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Factors impacting perceived safety among staff working on mental health wards

  • Alina Haines (a1), Andrew Brown (a2), Rhiannah McCabe (a1), Michelle Rogerson (a3) and Richard Whittington (a1)...
Abstract
Background

Safety at work is a core issue for mental health staff working on in-patient units. At present, there is a limited theoretical base regarding which factors may affect staff perceptions of safety.

Aims

This study attempted to identify which factors affect perceived staff safety working on in-patient mental health wards.

Method

A cross-sectional design was employed across 101 forensic and non-forensic mental health wards, over seven National Health Service trusts nationally. Measures included an online staff survey, Ward Features Checklist and recorded incident data. Data were analysed using categorical principal components analysis and ordinal regression.

Results

Perceptions of staff safety were increased by ward brightness, higher number of patient beds, lower staff to patient ratios, less dayroom space and more urban views.

Conclusions

The findings from this study do not represent common-sense assumptions. Results are discussed in the context of the literature and may have implications for current initiatives aimed at managing in-patient violence and aggression.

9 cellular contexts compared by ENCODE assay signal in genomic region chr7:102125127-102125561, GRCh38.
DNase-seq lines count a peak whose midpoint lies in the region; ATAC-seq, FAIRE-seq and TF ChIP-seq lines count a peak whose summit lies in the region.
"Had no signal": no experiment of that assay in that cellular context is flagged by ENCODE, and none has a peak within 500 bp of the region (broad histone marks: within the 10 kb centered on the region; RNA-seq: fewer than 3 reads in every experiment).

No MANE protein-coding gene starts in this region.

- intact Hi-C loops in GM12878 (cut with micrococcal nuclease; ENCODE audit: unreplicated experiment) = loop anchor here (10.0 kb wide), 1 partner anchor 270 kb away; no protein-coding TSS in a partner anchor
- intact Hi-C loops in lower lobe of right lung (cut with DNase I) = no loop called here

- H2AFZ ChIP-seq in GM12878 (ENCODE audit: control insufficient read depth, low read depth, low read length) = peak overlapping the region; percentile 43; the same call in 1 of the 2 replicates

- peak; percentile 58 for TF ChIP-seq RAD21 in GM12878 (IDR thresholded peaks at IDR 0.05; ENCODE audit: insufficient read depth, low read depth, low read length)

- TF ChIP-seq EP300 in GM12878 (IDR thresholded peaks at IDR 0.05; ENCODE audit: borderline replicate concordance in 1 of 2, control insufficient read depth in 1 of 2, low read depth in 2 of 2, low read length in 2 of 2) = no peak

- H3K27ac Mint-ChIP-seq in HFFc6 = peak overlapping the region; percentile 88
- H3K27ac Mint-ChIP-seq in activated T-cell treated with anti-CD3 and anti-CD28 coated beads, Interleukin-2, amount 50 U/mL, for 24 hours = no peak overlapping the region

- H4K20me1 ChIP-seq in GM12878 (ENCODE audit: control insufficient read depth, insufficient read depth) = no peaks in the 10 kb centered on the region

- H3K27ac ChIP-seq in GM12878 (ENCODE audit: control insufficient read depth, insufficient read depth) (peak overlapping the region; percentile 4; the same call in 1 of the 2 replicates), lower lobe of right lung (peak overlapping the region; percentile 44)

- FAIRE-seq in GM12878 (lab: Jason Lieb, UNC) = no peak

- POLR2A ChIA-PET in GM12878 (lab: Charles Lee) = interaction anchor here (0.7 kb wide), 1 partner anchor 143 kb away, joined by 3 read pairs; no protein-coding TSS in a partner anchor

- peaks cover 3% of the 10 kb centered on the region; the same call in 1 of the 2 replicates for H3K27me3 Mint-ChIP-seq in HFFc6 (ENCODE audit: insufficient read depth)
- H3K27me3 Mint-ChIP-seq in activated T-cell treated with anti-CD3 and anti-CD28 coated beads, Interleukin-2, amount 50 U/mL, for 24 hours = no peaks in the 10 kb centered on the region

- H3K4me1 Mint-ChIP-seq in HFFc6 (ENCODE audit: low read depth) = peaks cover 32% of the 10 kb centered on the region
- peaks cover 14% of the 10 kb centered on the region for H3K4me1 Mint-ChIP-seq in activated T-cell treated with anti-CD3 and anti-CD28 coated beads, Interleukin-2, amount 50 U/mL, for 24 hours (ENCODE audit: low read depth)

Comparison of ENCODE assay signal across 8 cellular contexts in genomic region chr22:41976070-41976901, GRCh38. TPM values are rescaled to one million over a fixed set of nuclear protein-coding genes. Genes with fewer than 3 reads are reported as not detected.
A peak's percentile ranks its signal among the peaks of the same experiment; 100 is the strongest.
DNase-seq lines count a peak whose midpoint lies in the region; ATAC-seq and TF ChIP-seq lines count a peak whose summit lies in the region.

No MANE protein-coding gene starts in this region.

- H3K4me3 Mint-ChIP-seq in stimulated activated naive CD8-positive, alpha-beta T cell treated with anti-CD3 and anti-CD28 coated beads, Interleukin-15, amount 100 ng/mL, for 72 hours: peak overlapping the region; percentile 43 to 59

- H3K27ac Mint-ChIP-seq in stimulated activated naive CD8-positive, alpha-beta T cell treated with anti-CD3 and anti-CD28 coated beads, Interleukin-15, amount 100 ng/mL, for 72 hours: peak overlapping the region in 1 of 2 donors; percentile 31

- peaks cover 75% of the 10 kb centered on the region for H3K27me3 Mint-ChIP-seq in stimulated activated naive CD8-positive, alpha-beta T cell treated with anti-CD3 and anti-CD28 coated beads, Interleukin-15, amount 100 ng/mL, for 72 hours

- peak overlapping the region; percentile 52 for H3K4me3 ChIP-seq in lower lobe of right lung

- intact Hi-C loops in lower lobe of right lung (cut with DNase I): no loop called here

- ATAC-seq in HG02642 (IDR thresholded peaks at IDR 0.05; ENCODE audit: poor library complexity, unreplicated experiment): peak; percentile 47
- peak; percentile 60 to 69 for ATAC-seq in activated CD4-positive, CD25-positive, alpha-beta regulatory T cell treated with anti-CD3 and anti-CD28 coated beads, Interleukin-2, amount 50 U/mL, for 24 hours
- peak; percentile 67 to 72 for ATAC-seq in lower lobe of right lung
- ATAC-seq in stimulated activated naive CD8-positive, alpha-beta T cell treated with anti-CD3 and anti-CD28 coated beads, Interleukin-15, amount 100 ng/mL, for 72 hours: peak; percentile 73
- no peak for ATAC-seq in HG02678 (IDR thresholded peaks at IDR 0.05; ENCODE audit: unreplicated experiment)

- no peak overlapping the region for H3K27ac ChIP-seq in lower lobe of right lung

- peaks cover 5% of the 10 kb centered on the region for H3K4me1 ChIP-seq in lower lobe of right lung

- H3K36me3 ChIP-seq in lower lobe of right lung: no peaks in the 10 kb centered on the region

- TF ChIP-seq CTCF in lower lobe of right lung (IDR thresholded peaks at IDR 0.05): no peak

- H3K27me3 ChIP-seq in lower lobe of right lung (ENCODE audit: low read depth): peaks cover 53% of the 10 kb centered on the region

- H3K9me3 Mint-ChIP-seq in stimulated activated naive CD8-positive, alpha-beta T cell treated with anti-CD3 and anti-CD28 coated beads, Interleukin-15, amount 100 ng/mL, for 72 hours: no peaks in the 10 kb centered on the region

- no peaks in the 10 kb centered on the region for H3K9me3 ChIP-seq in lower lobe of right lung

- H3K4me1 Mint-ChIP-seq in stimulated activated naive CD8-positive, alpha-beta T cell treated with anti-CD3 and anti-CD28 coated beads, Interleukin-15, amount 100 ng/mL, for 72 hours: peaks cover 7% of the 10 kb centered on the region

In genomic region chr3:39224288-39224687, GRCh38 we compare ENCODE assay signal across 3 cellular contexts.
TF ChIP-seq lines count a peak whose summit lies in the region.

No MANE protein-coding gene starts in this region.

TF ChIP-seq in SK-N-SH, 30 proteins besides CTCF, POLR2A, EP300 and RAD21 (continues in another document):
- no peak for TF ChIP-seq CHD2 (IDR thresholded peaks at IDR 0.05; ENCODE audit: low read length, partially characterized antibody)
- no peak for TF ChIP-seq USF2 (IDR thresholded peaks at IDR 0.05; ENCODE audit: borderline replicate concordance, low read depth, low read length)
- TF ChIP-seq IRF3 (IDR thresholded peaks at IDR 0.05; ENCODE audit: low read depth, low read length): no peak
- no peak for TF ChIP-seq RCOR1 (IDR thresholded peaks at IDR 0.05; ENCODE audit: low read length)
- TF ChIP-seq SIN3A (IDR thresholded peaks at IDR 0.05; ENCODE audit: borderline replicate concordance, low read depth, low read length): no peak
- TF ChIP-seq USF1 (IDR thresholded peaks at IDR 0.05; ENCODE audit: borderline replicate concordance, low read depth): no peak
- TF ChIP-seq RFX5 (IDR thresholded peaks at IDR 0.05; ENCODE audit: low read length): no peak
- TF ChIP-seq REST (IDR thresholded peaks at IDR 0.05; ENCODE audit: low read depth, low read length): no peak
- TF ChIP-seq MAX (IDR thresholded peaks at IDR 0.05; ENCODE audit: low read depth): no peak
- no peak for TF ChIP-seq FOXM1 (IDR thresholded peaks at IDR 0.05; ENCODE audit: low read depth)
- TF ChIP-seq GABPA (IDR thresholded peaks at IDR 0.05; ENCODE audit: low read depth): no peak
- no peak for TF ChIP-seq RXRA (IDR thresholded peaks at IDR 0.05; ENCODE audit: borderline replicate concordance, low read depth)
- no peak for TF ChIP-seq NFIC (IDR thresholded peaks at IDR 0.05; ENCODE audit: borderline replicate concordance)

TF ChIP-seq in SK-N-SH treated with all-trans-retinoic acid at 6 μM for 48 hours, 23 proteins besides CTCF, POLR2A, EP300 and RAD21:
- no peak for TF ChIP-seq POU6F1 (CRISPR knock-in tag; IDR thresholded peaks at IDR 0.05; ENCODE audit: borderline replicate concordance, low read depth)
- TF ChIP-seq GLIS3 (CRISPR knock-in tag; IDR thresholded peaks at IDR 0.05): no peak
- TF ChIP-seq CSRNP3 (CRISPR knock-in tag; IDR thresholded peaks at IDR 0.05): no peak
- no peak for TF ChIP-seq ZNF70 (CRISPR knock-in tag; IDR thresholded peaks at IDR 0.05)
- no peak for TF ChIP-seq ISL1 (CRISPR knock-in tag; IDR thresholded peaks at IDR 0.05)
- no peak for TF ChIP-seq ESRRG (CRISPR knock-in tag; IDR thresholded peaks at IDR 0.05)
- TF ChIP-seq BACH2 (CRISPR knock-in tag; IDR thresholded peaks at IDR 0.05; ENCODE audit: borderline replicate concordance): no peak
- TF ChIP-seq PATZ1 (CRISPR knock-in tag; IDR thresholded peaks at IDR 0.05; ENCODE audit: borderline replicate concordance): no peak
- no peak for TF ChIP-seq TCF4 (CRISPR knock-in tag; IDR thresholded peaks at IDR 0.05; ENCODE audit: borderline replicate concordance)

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Copyright
This is an open access article distributed under the terms of the Creative Commons Attribution (CC BY) license.
Corresponding author
Correspondence: Alina Haines, Department of Health Services Research, IPHS, University of Liverpool, Muspratt Building, The Quadrangle, Liverpool L69 3GB, UK. E-mail: haialina@liverpool.ac.uk
Footnotes
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Declaration of interest

None.

Footnotes
References
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Factors impacting perceived safety among staff working on mental health wards

  • Alina Haines (a1), Andrew Brown (a2), Rhiannah McCabe (a1), Michelle Rogerson (a3) and Richard Whittington (a1)...
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